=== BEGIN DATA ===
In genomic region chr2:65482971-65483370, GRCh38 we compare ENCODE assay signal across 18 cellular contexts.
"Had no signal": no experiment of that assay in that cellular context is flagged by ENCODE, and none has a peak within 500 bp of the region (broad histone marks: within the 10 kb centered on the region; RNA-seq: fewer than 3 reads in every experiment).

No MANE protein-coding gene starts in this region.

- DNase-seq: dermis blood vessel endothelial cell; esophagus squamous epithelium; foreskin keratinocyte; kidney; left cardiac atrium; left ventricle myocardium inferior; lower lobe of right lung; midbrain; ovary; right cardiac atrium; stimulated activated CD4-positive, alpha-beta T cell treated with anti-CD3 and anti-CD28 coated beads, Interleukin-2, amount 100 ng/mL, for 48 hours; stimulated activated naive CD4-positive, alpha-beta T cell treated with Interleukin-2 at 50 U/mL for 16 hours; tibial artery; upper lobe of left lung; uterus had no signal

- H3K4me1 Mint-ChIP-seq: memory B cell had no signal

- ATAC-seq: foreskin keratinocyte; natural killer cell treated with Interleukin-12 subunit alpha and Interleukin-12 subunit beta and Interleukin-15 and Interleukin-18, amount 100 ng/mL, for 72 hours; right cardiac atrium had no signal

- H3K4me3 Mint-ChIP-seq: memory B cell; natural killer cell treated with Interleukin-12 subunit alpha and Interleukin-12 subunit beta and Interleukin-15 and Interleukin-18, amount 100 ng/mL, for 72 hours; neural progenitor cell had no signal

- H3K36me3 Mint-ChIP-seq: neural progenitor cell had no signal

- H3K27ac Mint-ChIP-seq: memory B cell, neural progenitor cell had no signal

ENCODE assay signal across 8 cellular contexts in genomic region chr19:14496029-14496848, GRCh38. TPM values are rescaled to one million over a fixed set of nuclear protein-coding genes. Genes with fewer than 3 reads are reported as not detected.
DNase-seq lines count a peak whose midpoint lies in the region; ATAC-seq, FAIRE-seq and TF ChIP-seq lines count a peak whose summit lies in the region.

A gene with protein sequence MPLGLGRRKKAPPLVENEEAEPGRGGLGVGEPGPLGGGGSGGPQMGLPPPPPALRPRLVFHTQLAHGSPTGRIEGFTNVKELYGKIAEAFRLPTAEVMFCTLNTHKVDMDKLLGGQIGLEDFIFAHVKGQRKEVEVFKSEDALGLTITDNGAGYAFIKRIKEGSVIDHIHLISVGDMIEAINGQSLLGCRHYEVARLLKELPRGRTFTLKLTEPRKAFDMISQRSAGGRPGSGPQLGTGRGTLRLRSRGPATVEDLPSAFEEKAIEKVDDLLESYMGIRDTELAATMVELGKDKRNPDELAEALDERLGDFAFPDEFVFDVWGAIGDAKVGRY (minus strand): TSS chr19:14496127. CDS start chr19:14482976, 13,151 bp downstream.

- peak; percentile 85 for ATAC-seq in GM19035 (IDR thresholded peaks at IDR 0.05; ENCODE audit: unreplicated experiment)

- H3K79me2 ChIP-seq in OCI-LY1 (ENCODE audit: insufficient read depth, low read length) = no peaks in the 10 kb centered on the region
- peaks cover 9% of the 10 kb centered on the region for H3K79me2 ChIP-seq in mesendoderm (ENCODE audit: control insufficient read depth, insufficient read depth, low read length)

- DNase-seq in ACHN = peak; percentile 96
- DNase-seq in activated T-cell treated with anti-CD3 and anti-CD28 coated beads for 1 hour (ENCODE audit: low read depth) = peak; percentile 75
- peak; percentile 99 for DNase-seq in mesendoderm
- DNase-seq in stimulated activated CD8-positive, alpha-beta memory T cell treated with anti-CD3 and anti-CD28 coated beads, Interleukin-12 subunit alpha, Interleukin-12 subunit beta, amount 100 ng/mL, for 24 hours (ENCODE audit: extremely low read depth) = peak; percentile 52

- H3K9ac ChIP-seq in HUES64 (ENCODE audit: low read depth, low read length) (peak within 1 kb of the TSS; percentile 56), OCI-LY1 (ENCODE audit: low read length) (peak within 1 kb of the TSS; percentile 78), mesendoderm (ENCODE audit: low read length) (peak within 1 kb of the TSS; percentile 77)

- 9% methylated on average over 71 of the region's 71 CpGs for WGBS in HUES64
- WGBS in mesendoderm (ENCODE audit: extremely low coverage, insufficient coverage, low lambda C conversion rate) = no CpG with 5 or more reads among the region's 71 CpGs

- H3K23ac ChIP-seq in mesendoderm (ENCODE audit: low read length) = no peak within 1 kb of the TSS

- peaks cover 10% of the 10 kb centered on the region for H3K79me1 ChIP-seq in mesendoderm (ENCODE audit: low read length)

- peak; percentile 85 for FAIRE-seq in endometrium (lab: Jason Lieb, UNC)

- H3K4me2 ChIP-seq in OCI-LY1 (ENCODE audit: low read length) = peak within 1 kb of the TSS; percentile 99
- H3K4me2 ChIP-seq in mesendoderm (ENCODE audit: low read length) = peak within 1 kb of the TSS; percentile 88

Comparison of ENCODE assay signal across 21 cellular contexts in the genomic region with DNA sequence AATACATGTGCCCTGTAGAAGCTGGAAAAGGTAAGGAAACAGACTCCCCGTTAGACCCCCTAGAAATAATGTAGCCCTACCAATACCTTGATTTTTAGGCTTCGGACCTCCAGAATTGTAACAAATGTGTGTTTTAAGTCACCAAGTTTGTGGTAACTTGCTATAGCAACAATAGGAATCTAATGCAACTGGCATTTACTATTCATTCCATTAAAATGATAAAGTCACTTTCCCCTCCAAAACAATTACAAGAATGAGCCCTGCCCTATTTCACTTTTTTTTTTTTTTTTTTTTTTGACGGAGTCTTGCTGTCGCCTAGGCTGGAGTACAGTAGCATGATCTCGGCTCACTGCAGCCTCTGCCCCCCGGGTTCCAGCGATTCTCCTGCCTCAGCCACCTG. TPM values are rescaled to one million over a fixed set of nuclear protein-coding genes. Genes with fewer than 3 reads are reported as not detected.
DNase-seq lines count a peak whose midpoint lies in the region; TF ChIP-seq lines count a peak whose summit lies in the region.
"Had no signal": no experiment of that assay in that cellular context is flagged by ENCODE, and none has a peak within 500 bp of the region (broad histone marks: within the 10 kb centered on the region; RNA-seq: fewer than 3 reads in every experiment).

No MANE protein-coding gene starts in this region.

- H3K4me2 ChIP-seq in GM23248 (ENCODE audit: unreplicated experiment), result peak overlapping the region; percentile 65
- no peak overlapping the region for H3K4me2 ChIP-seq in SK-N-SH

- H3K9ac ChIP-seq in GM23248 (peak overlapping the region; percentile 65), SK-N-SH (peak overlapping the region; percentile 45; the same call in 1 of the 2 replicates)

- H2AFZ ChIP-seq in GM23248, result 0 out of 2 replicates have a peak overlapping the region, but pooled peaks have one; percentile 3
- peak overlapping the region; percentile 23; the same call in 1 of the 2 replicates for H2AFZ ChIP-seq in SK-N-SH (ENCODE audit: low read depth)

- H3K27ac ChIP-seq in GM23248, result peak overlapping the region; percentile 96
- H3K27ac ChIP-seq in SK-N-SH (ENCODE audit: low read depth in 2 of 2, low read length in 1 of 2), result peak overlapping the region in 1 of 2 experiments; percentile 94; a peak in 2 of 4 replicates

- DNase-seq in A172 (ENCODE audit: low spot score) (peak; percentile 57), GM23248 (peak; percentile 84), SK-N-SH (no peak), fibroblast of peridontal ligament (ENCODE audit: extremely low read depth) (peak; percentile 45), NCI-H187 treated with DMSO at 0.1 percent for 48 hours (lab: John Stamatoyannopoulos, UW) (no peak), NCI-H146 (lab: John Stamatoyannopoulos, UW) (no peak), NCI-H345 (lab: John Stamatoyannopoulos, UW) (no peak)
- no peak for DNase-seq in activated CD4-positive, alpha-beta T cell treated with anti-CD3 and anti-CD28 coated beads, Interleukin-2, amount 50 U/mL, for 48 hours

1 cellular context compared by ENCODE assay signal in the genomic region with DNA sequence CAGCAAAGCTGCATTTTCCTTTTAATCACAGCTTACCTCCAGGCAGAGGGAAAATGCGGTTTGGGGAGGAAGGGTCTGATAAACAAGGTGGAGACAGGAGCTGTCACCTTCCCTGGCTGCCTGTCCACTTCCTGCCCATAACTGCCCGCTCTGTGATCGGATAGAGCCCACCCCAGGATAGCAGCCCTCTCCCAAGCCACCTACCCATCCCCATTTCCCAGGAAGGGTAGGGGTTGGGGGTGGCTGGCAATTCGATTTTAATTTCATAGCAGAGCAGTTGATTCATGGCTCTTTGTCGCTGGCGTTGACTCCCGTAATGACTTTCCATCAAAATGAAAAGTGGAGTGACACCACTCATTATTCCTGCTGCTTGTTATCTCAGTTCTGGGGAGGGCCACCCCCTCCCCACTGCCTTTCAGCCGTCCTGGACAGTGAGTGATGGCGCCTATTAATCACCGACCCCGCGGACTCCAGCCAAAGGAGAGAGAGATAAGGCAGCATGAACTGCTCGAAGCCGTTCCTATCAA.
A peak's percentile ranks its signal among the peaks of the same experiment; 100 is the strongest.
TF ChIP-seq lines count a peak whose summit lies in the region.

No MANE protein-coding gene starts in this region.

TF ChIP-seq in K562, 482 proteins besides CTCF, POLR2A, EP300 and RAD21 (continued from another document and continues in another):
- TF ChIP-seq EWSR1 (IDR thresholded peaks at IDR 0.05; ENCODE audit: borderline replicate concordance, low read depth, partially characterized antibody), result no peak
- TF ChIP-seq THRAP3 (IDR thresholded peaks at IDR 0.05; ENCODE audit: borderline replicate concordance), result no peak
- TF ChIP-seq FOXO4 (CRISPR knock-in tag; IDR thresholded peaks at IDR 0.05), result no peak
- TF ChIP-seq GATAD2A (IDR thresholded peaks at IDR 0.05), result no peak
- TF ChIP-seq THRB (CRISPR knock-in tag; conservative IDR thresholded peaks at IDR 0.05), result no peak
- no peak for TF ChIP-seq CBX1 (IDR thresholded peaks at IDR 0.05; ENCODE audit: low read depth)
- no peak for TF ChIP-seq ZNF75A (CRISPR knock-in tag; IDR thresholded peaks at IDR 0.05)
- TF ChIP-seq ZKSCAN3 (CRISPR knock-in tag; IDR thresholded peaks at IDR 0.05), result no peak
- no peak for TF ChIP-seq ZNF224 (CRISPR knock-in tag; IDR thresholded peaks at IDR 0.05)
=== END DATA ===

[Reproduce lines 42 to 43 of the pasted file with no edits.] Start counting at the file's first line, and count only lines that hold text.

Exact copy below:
A peak's percentile ranks its signal among the peaks of the same experiment; 100 is the strongest.
TF ChIP-seq lines count a peak whose summit lies in the region.